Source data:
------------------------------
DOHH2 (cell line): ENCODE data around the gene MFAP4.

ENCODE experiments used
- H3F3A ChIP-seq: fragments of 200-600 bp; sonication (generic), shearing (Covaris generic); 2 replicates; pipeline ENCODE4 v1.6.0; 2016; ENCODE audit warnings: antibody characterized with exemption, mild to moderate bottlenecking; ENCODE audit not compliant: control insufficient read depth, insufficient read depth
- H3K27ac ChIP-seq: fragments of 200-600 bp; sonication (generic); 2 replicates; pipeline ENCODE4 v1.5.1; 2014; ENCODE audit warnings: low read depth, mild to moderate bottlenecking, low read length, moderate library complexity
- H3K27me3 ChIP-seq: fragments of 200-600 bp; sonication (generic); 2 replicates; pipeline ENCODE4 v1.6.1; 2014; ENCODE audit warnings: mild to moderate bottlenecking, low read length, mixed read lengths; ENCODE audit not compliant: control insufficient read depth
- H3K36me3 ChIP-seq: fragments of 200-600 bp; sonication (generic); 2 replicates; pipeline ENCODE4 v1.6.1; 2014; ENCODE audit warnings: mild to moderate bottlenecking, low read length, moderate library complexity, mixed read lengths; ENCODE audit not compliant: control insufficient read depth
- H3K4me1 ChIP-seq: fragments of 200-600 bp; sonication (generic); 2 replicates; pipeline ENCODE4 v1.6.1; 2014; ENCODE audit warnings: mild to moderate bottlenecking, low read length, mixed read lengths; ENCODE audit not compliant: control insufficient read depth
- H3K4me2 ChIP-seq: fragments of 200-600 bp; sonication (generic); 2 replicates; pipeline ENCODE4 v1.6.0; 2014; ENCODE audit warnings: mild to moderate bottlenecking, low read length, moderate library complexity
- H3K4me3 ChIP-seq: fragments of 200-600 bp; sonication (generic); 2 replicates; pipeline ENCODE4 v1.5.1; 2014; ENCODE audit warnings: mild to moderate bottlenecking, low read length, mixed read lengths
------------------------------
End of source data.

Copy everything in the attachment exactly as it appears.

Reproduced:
DOHH2 (cell line): ENCODE data around the gene MFAP4.

ENCODE experiments used
- H3F3A ChIP-seq: fragments of 200-600 bp; sonication (generic), shearing (Covaris generic); 2 replicates; pipeline ENCODE4 v1.6.0; 2016; ENCODE audit warnings: antibody characterized with exemption, mild to moderate bottlenecking; ENCODE audit not compliant: control insufficient read depth, insufficient read depth
- H3K27ac ChIP-seq: fragments of 200-600 bp; sonication (generic); 2 replicates; pipeline ENCODE4 v1.5.1; 2014; ENCODE audit warnings: low read depth, mild to moderate bottlenecking, low read length, moderate library complexity
- H3K27me3 ChIP-seq: fragments of 200-600 bp; sonication (generic); 2 replicates; pipeline ENCODE4 v1.6.1; 2014; ENCODE audit warnings: mild to moderate bottlenecking, low read length, mixed read lengths; ENCODE audit not compliant: control insufficient read depth
- H3K36me3 ChIP-seq: fragments of 200-600 bp; sonication (generic); 2 replicates; pipeline ENCODE4 v1.6.1; 2014; ENCODE audit warnings: mild to moderate bottlenecking, low read length, moderate library complexity, mixed read lengths; ENCODE audit not compliant: control insufficient read depth
- H3K4me1 ChIP-seq: fragments of 200-600 bp; sonication (generic); 2 replicates; pipeline ENCODE4 v1.6.1; 2014; ENCODE audit warnings: mild to moderate bottlenecking, low read length, mixed read lengths; ENCODE audit not compliant: control insufficient read depth
- H3K4me2 ChIP-seq: fragments of 200-600 bp; sonication (generic); 2 replicates; pipeline ENCODE4 v1.6.0; 2014; ENCODE audit warnings: mild to moderate bottlenecking, low read length, moderate library complexity
- H3K4me3 ChIP-seq: fragments of 200-600 bp; sonication (generic); 2 replicates; pipeline ENCODE4 v1.5.1; 2014; ENCODE audit warnings: mild to moderate bottlenecking, low read length, mixed read lengths